Menu Close

Uber won a courtroom victory on Wednesday when an appeals court ruled that drivers are subject to individual arbitration in a lawsuit over background checks, a ruling that might help the ride-hailing company fend off another costly class action lawsuit filed by its drivers.

While the Ninth U.S. Circuit Court of Appeals found that agreements signed by two former drivers for the service over background checks “clearly and unmistakably” require legal disputes be settled by a private arbiter, the reasoning may be applied to another class action lawsuit filed by drivers over the company’s employment classifications.

Uber agreed to settle that classification lawsuit earlier this year — an agreement that was rejected by a federal judge last month. Arbitration is a method frequently used by companies for resolving legal conflicts outside of the court system.

Uber Technologies Inc.’s message to the judge who was asked to approve its $100 million settlement with drivers last month was clear: take it or leave it. Bloomberg reports there is an escalating game of courtroom brinkmanship, Uber has hit what was an impasse with U.S. District Judge Edward Chen who presides over the federal class action suit pending in San Francisco, its demand that, as part of the deal, he erase his own order intended to protect the ride-hailing company’s drivers.

And indeed Judge Chen rejected the proposed settlement in August. Uber drivers contended in the lawsuit they should be deemed employees and reimbursed for expenses such as gasoline and vehicle maintenance. Those expenses are now borne by the drivers. The proposed settlement would have kept drivers classified as independent contractors. Several drivers who were part of the class filed objections with the court, particularly because the proposed amount was well below the total potential damages in the case of roughly $850 million.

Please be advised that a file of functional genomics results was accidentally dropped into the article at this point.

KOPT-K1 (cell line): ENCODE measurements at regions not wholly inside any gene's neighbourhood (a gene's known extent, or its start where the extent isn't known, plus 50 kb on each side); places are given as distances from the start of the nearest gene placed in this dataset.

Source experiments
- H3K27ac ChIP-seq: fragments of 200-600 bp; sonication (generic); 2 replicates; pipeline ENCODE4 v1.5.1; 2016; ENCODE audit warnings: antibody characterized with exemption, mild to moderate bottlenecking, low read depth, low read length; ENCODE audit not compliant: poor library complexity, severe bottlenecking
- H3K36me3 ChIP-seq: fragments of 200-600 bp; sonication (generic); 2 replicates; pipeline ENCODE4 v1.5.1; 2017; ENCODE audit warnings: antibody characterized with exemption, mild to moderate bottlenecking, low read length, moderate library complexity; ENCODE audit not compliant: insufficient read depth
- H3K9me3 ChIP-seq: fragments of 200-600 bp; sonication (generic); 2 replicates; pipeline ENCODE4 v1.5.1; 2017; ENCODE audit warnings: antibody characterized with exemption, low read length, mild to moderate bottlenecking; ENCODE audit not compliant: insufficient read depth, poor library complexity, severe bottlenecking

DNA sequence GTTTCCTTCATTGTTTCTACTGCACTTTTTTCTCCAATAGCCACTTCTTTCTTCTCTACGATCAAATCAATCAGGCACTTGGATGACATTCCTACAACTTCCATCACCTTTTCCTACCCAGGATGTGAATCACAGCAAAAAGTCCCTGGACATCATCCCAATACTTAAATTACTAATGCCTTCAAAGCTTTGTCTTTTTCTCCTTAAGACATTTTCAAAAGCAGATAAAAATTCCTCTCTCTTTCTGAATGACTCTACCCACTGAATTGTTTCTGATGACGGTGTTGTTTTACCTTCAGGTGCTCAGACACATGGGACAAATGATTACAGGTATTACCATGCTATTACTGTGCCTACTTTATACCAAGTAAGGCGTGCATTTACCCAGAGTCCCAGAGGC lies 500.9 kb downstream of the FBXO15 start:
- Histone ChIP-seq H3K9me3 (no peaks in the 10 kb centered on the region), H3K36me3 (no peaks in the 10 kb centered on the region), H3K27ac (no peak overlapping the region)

In an order handed down last August in San Francisco, US District Judge Edward Chen said that, despite changes to its policies that Uber was ready to enact, the proposed settlement on the whole “is not fair, adequate, and reasonable.” Had it been approved, the agreement would have impacted about 385,000 Uber drivers California and Massachusetts involved in the class-action suit.

The U.S. 9th Circuit Court of Appeals in San Francisco said with Wednesday in the published case of Mohamed v Uber Technologies that drivers who signed up with Uber in 2013 and 2014 must go to arbitration, not the courts, to resolve disputes with the company. Judge Chen previously ruled in the companion classification case that the arbitration agreements were unenforceable and unconscionable. But the appeals panel said Chen lacked the authority to make that call because the contracts require an arbiter to decide “all matters.”

The ruling on Wednesday applies directly to two drivers’ challenge of Uber’s background-check practices in a proposed class-action lawsuit. But it could have an effect on dozens of lawsuits across the nation. Uber drivers have used the threat of a class-action lawsuit to extract concessions from the San Francisco company. Having to go to arbitration largely takes the specter of mass litigation off the table.

Now, Uber could drop the settlement talks altogether in the classification case because the appeals court could go on to unwind Chen’s certification of a class of drivers, forcing most of the drivers to individual arbitration. One-one-one fights typically result in smaller benefits for complainants. The class currently includes some 240,000 drivers from California and Massachusetts. If the arbitration agreements are enforced, the class could be reduced to 8,000 people – those who had rejected the arbitration agreements when they joined Uber’s driver roster.